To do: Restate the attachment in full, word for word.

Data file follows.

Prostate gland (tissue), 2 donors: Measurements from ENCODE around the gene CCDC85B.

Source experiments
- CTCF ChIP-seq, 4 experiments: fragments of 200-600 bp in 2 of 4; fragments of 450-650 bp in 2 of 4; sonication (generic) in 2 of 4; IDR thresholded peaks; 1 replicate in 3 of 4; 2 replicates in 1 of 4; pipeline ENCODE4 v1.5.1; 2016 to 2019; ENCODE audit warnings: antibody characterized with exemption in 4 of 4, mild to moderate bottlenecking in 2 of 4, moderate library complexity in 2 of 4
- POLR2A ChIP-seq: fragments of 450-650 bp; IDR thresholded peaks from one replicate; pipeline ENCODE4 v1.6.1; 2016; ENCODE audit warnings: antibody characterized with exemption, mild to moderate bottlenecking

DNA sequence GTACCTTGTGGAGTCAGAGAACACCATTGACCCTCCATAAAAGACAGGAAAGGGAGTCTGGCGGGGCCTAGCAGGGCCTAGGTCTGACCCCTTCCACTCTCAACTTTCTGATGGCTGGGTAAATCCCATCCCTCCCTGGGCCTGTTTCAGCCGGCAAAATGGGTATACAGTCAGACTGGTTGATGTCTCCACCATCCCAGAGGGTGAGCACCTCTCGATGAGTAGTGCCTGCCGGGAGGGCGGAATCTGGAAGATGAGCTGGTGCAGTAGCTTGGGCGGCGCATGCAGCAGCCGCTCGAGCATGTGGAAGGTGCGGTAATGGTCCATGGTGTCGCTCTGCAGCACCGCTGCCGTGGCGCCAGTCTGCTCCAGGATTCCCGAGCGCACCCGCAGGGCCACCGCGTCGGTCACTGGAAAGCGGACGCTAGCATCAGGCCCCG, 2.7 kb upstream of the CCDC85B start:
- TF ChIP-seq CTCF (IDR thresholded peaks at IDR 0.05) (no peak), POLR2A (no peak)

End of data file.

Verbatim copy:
Prostate gland (tissue), 2 donors: Measurements from ENCODE around the gene CCDC85B.

Source experiments
- CTCF ChIP-seq, 4 experiments: fragments of 200-600 bp in 2 of 4; fragments of 450-650 bp in 2 of 4; sonication (generic) in 2 of 4; IDR thresholded peaks; 1 replicate in 3 of 4; 2 replicates in 1 of 4; pipeline ENCODE4 v1.5.1; 2016 to 2019; ENCODE audit warnings: antibody characterized with exemption in 4 of 4, mild to moderate bottlenecking in 2 of 4, moderate library complexity in 2 of 4
- POLR2A ChIP-seq: fragments of 450-650 bp; IDR thresholded peaks from one replicate; pipeline ENCODE4 v1.6.1; 2016; ENCODE audit warnings: antibody characterized with exemption, mild to moderate bottlenecking

DNA sequence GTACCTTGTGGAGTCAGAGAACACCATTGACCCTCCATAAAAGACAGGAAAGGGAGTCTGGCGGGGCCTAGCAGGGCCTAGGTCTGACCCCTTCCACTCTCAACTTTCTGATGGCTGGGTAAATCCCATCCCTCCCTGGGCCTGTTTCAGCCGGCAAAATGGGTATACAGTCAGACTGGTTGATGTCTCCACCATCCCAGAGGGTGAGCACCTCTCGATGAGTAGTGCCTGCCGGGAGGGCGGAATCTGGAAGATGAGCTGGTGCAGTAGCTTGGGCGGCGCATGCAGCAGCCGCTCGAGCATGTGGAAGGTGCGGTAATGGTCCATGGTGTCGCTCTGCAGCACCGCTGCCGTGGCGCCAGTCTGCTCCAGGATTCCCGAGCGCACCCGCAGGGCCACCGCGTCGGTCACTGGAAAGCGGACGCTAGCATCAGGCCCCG, 2.7 kb upstream of the CCDC85B start:
- TF ChIP-seq CTCF (IDR thresholded peaks at IDR 0.05) (no peak), POLR2A (no peak)